Lighthouse 6.0 Revamps the Metric Mix

Photo by Philippe D.

Earlier this year, Google released Lighthouse 6.0, the latest version of its automated website auditing tool, which landed in Chrome this July. The new version includes a re-weighting of metric priorities and adds new criteria – all in service of emphasizing main thread interactivity and layout predictability.

The latest Lighthouse version  includes the following scoring changes:

  • First Contentful Paint was reduced to 15% in Lighthouse 6 compared to 20% in 5.
  • Speed Index was reduced to 15% from the previous 27%.
  • Time to Interactive was reduced to 15% from the previous 33%.
  • A new metric, Largest Contentful Paint, is weighted at 25%.
  • Two other new metrics are also included in version 6 – Total Blocking Time (25%) and Cumulative Layout Shift (5%).
  • In version 5 the metric First Meaningful Paint was weighted at 7% but has been removed from version 6 because it was deemed to be too variant and not standardizable.
  • Version 5 metric – First CPU Idle (13%) – was not included in version 6. Max Potential FID was also deprecated in version 6 but is still available in the JSON.

In the new scoring, Largest Contentful Paint (LCP) and Total Blocking Time (TBT) took over as the two most heavily weighted metrics. LCP represents the time between a user starting a page load and the page rendering its primary content and measures when the user perceives the largest content of a page is visible. TBT measures the total amount of time a page is blocked from responding to user input such as mouse clicks, keyboard activity and screen taps.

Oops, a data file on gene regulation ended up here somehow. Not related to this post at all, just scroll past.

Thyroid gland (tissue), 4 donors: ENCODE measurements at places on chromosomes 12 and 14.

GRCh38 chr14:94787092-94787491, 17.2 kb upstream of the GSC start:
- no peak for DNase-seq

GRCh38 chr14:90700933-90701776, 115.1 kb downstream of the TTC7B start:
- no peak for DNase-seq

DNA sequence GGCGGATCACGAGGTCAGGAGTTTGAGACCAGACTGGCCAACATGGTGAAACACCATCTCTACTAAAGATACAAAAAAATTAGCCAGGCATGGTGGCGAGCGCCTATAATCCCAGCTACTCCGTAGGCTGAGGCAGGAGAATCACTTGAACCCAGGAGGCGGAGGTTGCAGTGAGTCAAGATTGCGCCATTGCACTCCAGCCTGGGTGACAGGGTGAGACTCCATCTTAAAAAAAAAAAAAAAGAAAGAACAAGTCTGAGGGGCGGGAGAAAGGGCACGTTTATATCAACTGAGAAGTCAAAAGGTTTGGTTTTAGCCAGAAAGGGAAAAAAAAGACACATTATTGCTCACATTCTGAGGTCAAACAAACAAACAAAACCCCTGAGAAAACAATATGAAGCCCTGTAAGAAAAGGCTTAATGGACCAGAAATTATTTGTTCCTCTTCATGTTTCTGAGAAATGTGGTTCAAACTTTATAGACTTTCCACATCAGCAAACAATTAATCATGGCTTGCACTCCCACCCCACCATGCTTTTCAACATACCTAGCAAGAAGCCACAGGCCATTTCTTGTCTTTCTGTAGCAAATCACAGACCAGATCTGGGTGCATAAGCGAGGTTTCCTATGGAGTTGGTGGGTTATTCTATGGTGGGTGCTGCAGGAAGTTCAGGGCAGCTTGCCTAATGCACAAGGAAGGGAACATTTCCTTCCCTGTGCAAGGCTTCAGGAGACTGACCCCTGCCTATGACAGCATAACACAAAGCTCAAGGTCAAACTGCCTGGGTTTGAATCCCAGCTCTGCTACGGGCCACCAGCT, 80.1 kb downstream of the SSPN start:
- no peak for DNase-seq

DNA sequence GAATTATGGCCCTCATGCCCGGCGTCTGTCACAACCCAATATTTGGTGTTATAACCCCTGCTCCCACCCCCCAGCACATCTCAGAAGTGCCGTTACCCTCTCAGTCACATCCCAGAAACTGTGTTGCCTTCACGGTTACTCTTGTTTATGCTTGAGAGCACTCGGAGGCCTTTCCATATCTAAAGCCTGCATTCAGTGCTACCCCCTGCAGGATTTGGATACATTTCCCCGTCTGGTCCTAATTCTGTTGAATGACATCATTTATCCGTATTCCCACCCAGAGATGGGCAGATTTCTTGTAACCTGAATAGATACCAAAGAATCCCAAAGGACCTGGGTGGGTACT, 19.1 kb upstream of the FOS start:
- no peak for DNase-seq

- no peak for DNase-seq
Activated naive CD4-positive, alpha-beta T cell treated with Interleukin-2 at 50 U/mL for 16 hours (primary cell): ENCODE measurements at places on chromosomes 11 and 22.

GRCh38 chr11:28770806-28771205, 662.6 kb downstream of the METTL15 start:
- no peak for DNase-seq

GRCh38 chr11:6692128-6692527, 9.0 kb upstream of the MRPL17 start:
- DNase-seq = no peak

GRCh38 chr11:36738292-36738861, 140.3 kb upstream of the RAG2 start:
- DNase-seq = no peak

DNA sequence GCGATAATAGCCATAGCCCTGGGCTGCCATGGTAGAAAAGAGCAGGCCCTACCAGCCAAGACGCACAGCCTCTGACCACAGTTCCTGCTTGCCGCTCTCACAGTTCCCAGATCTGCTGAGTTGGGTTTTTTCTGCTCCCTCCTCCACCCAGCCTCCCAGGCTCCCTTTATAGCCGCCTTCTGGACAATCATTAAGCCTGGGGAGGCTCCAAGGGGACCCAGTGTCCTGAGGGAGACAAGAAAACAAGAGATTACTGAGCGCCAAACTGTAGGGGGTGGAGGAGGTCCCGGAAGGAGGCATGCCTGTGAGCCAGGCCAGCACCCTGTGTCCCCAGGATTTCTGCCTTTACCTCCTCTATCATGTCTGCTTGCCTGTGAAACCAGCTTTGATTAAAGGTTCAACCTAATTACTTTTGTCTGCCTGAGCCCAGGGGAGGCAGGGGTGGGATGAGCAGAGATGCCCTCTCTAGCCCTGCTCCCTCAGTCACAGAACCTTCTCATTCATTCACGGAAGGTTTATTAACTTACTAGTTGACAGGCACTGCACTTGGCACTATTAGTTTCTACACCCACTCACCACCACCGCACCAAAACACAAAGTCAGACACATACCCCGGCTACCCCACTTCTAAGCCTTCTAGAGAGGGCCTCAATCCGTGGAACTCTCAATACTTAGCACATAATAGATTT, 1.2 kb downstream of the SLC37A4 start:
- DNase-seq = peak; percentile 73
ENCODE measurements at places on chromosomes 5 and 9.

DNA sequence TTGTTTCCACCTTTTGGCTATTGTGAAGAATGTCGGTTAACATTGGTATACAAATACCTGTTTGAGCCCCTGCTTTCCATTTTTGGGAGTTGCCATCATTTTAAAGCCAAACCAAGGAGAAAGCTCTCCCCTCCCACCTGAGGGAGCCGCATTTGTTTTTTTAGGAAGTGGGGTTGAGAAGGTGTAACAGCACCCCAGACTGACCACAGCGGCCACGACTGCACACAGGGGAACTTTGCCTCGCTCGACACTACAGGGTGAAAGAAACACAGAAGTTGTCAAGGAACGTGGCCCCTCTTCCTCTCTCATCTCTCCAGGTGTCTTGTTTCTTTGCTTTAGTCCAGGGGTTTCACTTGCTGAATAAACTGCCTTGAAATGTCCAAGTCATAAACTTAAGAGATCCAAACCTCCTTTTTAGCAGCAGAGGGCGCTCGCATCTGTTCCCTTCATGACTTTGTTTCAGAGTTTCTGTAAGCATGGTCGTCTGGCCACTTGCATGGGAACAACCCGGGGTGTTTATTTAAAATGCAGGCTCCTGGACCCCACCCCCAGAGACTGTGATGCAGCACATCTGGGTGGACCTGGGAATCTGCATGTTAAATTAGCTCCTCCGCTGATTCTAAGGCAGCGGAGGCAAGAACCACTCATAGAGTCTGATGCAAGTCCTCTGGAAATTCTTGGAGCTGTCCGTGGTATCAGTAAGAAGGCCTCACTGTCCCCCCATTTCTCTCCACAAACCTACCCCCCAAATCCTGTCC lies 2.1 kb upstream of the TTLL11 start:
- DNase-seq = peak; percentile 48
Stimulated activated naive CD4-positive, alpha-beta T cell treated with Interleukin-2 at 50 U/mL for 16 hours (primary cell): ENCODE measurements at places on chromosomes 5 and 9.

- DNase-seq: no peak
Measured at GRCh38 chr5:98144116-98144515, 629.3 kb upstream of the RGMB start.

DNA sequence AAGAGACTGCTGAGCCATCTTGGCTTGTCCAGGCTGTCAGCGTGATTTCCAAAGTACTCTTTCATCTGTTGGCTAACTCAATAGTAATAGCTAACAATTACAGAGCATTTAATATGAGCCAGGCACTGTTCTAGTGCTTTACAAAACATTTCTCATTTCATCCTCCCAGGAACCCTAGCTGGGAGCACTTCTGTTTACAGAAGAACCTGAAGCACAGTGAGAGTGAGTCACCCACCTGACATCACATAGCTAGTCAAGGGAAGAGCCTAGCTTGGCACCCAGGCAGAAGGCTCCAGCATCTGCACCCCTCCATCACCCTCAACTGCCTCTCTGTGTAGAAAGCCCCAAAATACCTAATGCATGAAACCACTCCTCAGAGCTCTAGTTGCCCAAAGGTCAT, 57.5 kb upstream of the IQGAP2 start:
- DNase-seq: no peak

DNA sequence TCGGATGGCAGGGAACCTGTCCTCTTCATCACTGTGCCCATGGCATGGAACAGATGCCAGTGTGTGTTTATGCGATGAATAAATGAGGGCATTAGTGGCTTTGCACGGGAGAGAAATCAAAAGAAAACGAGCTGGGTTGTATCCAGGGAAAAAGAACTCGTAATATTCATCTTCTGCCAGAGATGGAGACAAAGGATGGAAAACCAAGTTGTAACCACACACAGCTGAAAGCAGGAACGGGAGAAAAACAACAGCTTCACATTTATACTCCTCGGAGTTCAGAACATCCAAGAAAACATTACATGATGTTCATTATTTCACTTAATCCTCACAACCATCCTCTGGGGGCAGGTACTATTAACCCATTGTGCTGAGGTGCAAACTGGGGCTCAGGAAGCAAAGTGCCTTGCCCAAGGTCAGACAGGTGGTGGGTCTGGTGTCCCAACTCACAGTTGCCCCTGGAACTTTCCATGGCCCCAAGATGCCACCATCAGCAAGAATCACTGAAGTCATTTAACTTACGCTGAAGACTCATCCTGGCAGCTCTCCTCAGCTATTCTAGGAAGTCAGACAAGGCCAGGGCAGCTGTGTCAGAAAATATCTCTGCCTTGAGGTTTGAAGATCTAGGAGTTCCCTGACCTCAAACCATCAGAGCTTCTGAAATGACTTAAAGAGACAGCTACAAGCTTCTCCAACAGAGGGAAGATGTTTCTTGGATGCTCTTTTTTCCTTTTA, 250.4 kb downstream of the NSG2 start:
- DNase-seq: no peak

Lighthouse 6

Audit Weight
First Contentful Paint 15%
Speed Index 15%
Largest Contentful Paint 25%
Time to Interactive 15%
Total Blocking Time 25%
Cumulative Layout Shift 5%

Lighthouse 5

Audit Weight
First Contentful Paint 20%
Speed Index 27%
Largest Meaningful Paint 7%
Time to Interactive 33%
First CPU Idle 13%

The addition of a scoring calculator, provides a great tool to compare how your website performance across both Lighthouse versions. And after completing an audit, the calculator provides a dynamic way to assess how each audit value directly impacts your overall score. 

One thing to keep in mind with any lab measurement tool, such as Lighthouse, is the tools are easy to use and provide a valuable snapshot of site performance, but lab tools are limited in that they don’t necessarily reflect real performance.

This issue arises in several ways, such as basing a score on a cold load with an empty cache rather than a user experience with a warm cache. Analytics tools often only score the first-page load and ignore the speed improvements over a browsing session from single page applications (SPAs). Outside of the lab, prefetching – particularly predictive prefetching combined with edge computing where websites stream dynamic content to the browser before it’s requested – delivers a sub-second experience, but is penalized in Lighthouse. And finally, Google prerendering AMP on mobile SERPs leads to an instantaneous page loads, yet isn’t factored in performance tools.

Even with its limitations, Lighthouse is a valuable barometer for performance. 

What’s next?

Google never stops experimenting, and future versions of Lighthouse are sure to come online. In fact, Google is already testing with collecting source maps to power features, like:

  • Detecting duplicate modules in JavaScript bundles.
  • Spotting excessive polyfills or transforms in code sent to browsers.
  • Treemap visualizations to highlight modules that require action.

With the introduction of Core Web Vitals, and the Chrome team’s push for a more holistic view of a user’s experience, speed and performance are bedrock attributes of any website. As you push for a faster mobile experience, understanding how to glean actionable insights from Lighthouse, helps inform what enhancements to pursue. 

If you have any questions about how to use Lighthouse, or what techniques can tick all the speed boxes, please set up some time to chat.